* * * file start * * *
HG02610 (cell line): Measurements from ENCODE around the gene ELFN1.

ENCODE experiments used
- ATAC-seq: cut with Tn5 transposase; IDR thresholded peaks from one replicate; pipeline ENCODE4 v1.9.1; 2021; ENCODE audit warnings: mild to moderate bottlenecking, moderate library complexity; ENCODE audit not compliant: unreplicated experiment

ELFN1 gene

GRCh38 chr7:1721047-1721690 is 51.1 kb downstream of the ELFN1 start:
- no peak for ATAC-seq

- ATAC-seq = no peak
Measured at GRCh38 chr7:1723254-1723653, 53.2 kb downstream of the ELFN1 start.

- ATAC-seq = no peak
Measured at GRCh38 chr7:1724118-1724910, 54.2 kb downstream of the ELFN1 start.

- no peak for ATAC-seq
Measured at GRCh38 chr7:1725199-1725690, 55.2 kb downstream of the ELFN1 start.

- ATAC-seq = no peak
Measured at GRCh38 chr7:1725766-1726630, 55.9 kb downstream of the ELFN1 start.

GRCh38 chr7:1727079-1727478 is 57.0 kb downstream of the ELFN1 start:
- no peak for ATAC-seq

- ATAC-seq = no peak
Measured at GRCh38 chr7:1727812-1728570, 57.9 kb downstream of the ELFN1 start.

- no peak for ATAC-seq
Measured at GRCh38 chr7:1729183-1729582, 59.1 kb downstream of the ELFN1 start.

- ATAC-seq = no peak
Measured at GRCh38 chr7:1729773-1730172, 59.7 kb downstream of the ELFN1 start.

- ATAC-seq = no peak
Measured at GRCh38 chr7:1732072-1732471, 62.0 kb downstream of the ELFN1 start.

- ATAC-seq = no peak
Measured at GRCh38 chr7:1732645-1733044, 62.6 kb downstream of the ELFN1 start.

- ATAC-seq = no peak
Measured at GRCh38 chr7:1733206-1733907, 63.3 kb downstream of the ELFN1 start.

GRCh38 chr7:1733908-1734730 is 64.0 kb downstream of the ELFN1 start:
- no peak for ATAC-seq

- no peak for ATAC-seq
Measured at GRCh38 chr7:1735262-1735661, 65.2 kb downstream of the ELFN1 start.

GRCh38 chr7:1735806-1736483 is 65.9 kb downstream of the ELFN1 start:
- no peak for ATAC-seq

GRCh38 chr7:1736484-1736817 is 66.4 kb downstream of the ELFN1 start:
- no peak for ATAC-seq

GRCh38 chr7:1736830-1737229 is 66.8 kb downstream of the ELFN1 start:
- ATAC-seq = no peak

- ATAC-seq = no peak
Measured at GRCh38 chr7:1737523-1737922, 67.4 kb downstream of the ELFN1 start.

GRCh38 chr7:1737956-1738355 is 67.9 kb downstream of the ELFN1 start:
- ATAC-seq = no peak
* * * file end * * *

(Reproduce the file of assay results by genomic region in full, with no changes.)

HG02610 (cell line): Measurements from ENCODE around the gene ELFN1.

ENCODE experiments used
- ATAC-seq: cut with Tn5 transposase; IDR thresholded peaks from one replicate; pipeline ENCODE4 v1.9.1; 2021; ENCODE audit warnings: mild to moderate bottlenecking, moderate library complexity; ENCODE audit not compliant: unreplicated experiment

ELFN1 gene

GRCh38 chr7:1721047-1721690 is 51.1 kb downstream of the ELFN1 start:
- no peak for ATAC-seq

- ATAC-seq = no peak
Measured at GRCh38 chr7:1723254-1723653, 53.2 kb downstream of the ELFN1 start.

- ATAC-seq = no peak
Measured at GRCh38 chr7:1724118-1724910, 54.2 kb downstream of the ELFN1 start.

- no peak for ATAC-seq
Measured at GRCh38 chr7:1725199-1725690, 55.2 kb downstream of the ELFN1 start.

- ATAC-seq = no peak
Measured at GRCh38 chr7:1725766-1726630, 55.9 kb downstream of the ELFN1 start.

GRCh38 chr7:1727079-1727478 is 57.0 kb downstream of the ELFN1 start:
- no peak for ATAC-seq

- ATAC-seq = no peak
Measured at GRCh38 chr7:1727812-1728570, 57.9 kb downstream of the ELFN1 start.

- no peak for ATAC-seq
Measured at GRCh38 chr7:1729183-1729582, 59.1 kb downstream of the ELFN1 start.

- ATAC-seq = no peak
Measured at GRCh38 chr7:1729773-1730172, 59.7 kb downstream of the ELFN1 start.

- ATAC-seq = no peak
Measured at GRCh38 chr7:1732072-1732471, 62.0 kb downstream of the ELFN1 start.

- ATAC-seq = no peak
Measured at GRCh38 chr7:1732645-1733044, 62.6 kb downstream of the ELFN1 start.

- ATAC-seq = no peak
Measured at GRCh38 chr7:1733206-1733907, 63.3 kb downstream of the ELFN1 start.

GRCh38 chr7:1733908-1734730 is 64.0 kb downstream of the ELFN1 start:
- no peak for ATAC-seq

- no peak for ATAC-seq
Measured at GRCh38 chr7:1735262-1735661, 65.2 kb downstream of the ELFN1 start.

GRCh38 chr7:1735806-1736483 is 65.9 kb downstream of the ELFN1 start:
- no peak for ATAC-seq

GRCh38 chr7:1736484-1736817 is 66.4 kb downstream of the ELFN1 start:
- no peak for ATAC-seq

GRCh38 chr7:1736830-1737229 is 66.8 kb downstream of the ELFN1 start:
- ATAC-seq = no peak

- ATAC-seq = no peak
Measured at GRCh38 chr7:1737523-1737922, 67.4 kb downstream of the ELFN1 start.

GRCh38 chr7:1737956-1738355 is 67.9 kb downstream of the ELFN1 start:
- ATAC-seq = no peak